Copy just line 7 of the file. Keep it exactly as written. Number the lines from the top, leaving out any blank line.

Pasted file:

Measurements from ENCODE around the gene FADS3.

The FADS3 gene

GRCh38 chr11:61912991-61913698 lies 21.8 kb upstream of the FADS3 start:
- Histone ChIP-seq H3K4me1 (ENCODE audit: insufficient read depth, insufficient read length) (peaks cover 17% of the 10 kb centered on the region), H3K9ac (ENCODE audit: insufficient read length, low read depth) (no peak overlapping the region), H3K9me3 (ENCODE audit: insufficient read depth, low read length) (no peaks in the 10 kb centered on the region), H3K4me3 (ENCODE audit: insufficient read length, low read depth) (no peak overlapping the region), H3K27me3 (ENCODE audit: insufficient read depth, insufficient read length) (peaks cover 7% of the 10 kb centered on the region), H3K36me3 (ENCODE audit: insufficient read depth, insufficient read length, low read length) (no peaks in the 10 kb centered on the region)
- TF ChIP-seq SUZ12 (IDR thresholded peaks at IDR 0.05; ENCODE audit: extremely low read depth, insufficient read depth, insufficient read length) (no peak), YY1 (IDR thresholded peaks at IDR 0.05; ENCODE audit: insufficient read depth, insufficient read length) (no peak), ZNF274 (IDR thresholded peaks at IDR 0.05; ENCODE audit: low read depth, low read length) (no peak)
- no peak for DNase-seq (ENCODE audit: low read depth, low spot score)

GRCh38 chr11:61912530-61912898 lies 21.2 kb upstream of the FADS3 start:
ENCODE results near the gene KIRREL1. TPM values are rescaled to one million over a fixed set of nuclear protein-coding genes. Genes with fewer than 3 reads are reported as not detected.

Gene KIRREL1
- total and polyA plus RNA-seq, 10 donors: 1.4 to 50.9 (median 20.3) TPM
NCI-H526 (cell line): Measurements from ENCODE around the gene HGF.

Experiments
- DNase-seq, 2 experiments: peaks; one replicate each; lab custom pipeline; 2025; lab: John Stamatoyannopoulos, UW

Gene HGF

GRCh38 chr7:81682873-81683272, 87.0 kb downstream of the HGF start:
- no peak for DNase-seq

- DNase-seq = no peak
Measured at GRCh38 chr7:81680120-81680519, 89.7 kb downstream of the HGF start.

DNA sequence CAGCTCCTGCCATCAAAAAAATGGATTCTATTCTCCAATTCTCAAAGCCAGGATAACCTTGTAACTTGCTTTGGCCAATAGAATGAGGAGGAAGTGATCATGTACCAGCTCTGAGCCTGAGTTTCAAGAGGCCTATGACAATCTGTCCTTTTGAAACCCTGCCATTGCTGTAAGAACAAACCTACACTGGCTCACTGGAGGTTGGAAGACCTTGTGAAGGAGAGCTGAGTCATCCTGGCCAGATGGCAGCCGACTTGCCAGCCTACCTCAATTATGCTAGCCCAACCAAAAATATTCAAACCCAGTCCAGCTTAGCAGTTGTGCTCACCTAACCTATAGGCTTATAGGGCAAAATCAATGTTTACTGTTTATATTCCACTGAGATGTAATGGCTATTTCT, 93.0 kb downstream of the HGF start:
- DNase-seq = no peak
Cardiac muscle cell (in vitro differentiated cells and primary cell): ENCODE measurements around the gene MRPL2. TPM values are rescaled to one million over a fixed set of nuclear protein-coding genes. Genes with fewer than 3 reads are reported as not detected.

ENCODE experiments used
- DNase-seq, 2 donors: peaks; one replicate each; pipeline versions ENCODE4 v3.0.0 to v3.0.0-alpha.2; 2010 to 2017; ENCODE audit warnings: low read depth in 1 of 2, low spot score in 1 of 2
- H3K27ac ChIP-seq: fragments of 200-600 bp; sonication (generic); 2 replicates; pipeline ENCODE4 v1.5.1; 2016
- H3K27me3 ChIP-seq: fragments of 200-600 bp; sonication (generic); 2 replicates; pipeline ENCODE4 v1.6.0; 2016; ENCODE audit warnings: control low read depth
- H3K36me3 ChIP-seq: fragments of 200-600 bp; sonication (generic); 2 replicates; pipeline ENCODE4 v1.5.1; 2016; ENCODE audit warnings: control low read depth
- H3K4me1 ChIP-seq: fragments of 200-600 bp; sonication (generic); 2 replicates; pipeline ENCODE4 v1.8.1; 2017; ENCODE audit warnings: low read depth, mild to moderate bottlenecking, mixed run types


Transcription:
GRCh38 chr11:61912530-61912898 lies 21.2 kb upstream of the FADS3 start: